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New Garage, New Fishroom, New copper pipes?
Posted: Wed Apr 29, 2009 4:32 am
I just realised that the pipes in the new garage where I will be (was planning to anyway) get water for water changes from are copper. Is this likely to cause problems for my fish? I know clown loaches are sensitive to copper, and I'd hate to lose my big pack of them! The house is ~40 years old and AFAIK also has copper plumbing, but am I right in thinking the older stuff isn't really a problem?
Posted: Wed Apr 29, 2009 5:11 am
What's the water like? I think hard water tends to form a lining on the inside of the pipes which minimizes and copper leaching.
Posted: Wed Apr 29, 2009 7:28 am
I do believe palaeodave is correct. My house is all copper pipes, some 50 years old and some less than 2 years old now from some work I've been doing.
I think within a few days of use they build up a layer that will make any amounts of copper in your water unmeasurable.
Almost all water that is supplied by a municipality is treated and buffered whether it was hard or soft to prevent pipe corrosion.
You should be safe.
Posted: Wed Apr 29, 2009 4:15 pm
Acidic water is worse, but here are a few tips:
Run the water for a minute or two to remove water that has been standing in the pipes.
Use a copper removing insert in the filters, or, if you prepare the water ahead of time, in the barrels set up so the water flows though the inserts.
Use a chelating material, such as EDTA. This is in some dechlorinators that say 'removes heavy metals' and may be available as a separate item.
Here is one source:
On the products page 1, scroll to the bottom. It is an alphabetical list, and this is listed as E. D. T. A.
Posted: Wed Apr 29, 2009 11:00 pm
If snails do well in your tank, would that be a safe way to assume you don't have an issue with copper?
I just brought home some "trumpet" type snails from one of the local stores out of one of their plant tanks. I can't say I treated them that nicely - I dumped them in a net and them swished them around in a bucket of water from my tank then poured them back in the net and put them in the tank.
My clowns worked over quite a few of them already.
The snails were working the bottom until I turned out the light, I came back in 20 minutes later and a bunch of them were half way up the glass!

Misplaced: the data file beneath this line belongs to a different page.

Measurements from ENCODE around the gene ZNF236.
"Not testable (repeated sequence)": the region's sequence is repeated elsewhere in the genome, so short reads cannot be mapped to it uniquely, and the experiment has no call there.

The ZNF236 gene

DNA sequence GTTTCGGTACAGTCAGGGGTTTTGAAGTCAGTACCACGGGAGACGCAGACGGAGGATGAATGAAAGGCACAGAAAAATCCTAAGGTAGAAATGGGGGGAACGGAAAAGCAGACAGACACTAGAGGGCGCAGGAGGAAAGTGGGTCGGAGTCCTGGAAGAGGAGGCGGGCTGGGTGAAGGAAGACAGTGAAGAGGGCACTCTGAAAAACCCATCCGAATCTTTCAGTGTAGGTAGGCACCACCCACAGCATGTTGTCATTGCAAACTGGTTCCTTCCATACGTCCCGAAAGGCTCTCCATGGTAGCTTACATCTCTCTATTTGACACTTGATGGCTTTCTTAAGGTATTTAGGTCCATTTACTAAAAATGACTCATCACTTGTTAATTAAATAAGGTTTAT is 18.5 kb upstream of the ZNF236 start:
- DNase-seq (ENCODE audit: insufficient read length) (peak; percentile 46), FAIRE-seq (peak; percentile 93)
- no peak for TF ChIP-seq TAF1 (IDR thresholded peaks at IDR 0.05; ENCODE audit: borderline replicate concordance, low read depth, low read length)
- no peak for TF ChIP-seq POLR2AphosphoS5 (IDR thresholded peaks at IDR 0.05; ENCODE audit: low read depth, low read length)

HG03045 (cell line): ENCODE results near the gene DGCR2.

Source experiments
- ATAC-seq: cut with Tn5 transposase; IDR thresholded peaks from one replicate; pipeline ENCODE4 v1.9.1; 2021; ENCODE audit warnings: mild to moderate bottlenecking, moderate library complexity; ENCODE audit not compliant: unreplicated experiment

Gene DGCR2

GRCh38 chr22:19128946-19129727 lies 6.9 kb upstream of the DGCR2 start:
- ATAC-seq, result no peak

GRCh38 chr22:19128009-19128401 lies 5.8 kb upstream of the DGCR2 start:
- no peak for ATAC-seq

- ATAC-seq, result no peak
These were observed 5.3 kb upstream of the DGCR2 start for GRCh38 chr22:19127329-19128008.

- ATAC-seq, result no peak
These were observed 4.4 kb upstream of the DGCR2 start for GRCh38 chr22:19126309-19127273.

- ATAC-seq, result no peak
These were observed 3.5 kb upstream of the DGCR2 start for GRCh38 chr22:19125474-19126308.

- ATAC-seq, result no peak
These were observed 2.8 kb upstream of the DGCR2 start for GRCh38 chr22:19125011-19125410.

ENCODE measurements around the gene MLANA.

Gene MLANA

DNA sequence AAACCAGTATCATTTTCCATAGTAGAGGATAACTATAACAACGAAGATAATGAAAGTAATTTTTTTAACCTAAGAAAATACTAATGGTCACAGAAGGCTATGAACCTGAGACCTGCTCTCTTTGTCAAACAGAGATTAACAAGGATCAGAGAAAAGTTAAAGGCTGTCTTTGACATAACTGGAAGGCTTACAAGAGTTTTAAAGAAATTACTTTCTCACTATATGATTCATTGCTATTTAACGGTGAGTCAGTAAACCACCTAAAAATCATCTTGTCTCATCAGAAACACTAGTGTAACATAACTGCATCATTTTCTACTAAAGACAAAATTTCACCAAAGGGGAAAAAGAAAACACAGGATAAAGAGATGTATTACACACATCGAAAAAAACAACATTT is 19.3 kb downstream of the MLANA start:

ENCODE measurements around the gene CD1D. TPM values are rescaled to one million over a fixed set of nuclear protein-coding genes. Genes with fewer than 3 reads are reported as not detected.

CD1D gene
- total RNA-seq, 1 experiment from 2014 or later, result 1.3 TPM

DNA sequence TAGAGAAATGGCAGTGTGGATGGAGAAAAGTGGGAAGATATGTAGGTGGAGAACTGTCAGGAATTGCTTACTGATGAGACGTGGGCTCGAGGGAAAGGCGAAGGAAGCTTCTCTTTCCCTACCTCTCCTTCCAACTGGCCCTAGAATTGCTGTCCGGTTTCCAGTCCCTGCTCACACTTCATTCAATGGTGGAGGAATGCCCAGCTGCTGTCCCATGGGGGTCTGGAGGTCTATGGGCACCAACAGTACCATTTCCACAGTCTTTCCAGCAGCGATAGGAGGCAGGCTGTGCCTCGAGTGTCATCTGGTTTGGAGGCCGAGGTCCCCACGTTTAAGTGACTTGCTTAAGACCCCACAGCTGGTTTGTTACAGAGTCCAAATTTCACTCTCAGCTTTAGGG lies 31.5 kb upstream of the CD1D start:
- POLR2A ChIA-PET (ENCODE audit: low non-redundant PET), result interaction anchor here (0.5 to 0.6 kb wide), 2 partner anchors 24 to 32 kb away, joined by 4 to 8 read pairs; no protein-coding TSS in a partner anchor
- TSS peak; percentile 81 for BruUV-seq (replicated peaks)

Is that a normal thing - going up at night?
For snails they are pretty fast!
Posted: Thu Apr 30, 2009 11:08 am
Malaysian Trumpet Snails do climb the glass at night. I find mine do this more right after a water change. The morning following a water change there will be quite a few all over the glass, but especially where there is algae.
I think snails and shrimp are more sensitive to copper than most fish, so if snails are thriving I would not worry about copper.
Posted: Thu Apr 30, 2009 11:53 am
I had just done a water change before I picked them up - might explain that.
I'm not even sure these are "MTS" just a black cone shaped snail that came out of some plant only tanks. Girl at the shop didn't know exactly what they were but said her Botia Types love them and told me I could help myself.
I figured they should be pretty safe since they are in plant only tanks that weren't on the central filter system. Very nice plants.
I'm completely new to snails - any good "all about snails" links out there??
Posted: Thu Apr 30, 2009 1:49 pm
I could just throw some "fragments" (bulletpoints) at you, but unfourtunately no systematically working through the issue, sorry, please ignor if not of help.
° Copper pipes release more copper than plant fertilizer does (yes, I did add copper for plants). I never heard of any incidents though, but I am not hearing everything. There are copper water tests and charts calling out toxic levels, never tried myself though. In heavy planted tanks some copper may be absorbed, at least in traces.
° Copper bound in chelators are a multiple less dangerous than free copper.
° water conditioners may bind copper, but some may also release it again, possibly after a while (when bacteria munch away the chelator?)